Posted by Phil Rodgers in Smoky Mountains
We hope that your next trip to the Smokies includes a stop at Goats on the Roof in Pigeon Forge, TN. Located on Wears Valley Road, our family attraction has a little something for everyone, from our thrilling mountain coaster to our gem mining operation. And yes, we have live goats living on the roof of our gift shop and store, where we carry a wide array of souvenirs and handmade craft items.
But we also hope that any journey you make to our area includes a visit to Great Smoky Mountains National Park. Spanning parts of both Tennessee and North Carolina, this American treasure offers more than 800 square miles of pristine mountain terrain, woodlands and waterways. Within its borders are hundreds of miles of hiking trails and fishable streams as well as campgrounds, historic sites, scenic motorways, picnic areas and more.
Your gateway to all this cool stuff (and by the way, there's no entrance fee to this national park) is the Sugarlands Visitor Center, located just off U.S. 441 on the northern border of the park, just south of Gatlinburg, TN. (On the North Carolina side of the park, they have the Oconaluftee Visitor Center.)
Sugarlands is a good place to stop and get your bearings and learn more about what the park has to offer before you make any final decision about what you want to see or do. To that end, there are lots of resources on hand to help you get the lay of the land. There are all kinds of maps of the park, including hiking maps, and in the gift shops, there are even more resources, like books, that are available to bring you up to speed on any park-related topic. One of the most valuable sources of information available to any visitor is the staff of rangers. They're available to answer your questions and give you some detailed insights that might help you clarify your goals for a park visit.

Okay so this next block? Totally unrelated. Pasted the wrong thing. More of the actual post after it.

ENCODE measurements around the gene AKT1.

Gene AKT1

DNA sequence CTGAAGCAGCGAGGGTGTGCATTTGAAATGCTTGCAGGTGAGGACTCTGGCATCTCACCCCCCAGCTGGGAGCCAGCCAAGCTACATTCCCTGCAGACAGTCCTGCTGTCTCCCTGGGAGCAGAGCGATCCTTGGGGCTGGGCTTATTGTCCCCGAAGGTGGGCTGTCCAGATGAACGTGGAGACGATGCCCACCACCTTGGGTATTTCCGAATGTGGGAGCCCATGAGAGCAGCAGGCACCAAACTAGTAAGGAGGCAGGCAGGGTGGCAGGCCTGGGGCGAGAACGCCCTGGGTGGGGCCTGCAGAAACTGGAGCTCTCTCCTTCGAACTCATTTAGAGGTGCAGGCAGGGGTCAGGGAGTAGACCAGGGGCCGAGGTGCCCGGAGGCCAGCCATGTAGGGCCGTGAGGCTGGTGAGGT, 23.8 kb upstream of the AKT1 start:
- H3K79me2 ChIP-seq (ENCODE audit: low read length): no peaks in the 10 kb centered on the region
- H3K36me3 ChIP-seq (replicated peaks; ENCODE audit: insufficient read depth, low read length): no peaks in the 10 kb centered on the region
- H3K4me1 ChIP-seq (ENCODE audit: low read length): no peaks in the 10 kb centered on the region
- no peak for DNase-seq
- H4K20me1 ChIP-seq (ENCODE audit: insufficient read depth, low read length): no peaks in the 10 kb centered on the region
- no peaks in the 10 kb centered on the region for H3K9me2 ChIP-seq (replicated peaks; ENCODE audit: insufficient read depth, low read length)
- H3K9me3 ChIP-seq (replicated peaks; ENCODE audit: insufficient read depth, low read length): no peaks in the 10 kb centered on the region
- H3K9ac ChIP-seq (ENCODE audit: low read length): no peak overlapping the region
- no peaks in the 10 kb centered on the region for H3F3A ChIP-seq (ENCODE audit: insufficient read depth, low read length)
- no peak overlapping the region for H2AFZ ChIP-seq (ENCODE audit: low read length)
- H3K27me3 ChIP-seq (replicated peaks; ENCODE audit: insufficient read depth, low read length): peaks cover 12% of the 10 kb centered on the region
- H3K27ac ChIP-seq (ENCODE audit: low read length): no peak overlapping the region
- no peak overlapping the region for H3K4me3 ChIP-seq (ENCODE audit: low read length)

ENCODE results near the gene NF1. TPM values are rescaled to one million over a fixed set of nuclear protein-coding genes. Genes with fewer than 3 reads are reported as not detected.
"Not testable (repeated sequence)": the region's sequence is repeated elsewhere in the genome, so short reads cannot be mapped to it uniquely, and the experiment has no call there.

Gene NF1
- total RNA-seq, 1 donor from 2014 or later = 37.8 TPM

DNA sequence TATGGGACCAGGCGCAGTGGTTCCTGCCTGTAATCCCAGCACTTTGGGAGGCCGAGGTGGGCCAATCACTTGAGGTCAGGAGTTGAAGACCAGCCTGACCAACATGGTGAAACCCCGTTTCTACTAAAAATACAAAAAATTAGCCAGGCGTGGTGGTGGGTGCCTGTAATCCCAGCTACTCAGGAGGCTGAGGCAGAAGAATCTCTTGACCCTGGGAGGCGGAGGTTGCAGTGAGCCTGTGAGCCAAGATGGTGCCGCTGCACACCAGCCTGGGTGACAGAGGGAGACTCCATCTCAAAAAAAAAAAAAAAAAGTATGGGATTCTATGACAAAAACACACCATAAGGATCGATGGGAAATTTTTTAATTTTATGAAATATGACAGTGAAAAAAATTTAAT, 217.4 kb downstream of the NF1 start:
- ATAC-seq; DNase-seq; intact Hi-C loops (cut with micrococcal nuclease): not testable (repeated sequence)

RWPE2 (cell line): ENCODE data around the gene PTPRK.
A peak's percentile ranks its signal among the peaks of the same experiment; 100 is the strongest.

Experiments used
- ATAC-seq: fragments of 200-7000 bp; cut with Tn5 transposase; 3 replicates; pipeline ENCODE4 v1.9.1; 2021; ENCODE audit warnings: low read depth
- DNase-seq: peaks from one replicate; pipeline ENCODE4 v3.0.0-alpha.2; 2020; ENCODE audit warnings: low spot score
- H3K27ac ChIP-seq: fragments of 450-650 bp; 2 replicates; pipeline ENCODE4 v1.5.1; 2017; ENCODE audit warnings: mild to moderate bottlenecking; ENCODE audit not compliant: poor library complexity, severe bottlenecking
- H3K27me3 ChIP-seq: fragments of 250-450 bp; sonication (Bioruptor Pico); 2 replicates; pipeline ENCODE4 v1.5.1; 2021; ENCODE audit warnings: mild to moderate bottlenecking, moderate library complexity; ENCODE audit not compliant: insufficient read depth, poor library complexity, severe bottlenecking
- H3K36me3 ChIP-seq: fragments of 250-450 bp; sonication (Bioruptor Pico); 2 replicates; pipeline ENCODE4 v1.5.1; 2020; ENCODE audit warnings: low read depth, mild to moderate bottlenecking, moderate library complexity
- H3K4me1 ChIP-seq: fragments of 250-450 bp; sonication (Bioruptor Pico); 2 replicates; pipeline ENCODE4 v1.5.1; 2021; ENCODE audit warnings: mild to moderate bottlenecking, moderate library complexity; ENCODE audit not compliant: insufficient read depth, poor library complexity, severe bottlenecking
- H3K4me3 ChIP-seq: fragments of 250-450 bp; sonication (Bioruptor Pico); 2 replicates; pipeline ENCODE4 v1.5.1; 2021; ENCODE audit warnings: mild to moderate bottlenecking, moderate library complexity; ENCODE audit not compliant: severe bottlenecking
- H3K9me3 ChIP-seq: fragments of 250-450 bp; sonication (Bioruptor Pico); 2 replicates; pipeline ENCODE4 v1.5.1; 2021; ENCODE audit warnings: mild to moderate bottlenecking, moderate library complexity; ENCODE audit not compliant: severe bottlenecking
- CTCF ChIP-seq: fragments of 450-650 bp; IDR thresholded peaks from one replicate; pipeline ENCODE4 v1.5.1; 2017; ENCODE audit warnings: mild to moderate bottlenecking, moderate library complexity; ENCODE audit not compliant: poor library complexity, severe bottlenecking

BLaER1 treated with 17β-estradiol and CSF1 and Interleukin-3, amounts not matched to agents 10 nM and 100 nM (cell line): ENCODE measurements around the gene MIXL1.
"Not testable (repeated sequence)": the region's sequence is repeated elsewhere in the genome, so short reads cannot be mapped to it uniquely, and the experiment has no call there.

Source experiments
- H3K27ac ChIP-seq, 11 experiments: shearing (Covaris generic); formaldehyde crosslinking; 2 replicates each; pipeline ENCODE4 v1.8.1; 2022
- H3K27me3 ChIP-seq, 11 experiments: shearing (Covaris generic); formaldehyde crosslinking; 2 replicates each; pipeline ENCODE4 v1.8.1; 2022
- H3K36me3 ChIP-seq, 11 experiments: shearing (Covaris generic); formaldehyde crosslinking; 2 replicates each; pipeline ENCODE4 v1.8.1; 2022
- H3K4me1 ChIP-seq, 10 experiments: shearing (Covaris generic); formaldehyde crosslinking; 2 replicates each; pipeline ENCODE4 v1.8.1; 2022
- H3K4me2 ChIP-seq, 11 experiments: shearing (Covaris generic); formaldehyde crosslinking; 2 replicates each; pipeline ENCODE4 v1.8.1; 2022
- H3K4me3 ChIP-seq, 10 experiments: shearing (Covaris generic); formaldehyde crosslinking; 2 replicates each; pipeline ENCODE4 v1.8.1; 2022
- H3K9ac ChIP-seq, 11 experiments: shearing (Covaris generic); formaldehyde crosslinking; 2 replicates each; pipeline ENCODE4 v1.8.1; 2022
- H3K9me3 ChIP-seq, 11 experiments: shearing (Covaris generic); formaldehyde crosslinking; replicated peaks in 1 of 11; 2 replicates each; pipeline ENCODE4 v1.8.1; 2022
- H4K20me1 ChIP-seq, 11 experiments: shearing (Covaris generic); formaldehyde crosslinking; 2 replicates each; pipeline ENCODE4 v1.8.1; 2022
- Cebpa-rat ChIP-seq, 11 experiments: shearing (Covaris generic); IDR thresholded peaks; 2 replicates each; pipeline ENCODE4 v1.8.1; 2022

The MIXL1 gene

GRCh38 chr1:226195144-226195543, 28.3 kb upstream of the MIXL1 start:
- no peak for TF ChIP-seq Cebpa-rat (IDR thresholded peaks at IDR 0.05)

But that's not all that's available to those who make a stop at Sugarlands Visitor Center. There is an informative museum on site, featuring nature exhibits and a free 21-minute movie, all of which illustrate the rich history and the expansive biodiversity available within the national park. The center also has restroom facilities and lots of free parking for guests.
While there's a lot to be said for all the resources you'll find inside the visitor center, you should also know there's even more to do outside its walls. Guests can set out on any of three different hiking trails, all of which originate near the main facility:
Cataract Falls – Measuring less than a mile round trip, this easy hike ends at a 25-foot waterfall before sending you back to your starting point. The trail is well marked and shaded in summer. Other features include streams and bridges.
Fighting Creek Nature Trail – This 1.2-mile loop is suitable for all ages and features a gentle climb that follows Fighting Creek. Along the way, look for the Noah McCarter cabin and the John Ownby cabin.
Gatlinburg Trail – This is a scenic, paved, 3.8-mile round-trip walk and one of only two trails in the national park that allows dogs and bicycles. It's a good place to stretch and get some steps in before getting back into your vehicle.
To reach Sugarlands Visitor Center from Gatlinburg, head south on the downtown Parkway. After passing Ski Mountain Road on the south end of town, you'll enter the national park. Sugarlands is 1.7 miles ahead on the right.
Business hours through August are 9 a.m. to 5 p.m. In September and October, the visitor center closes at 6:30 p.m.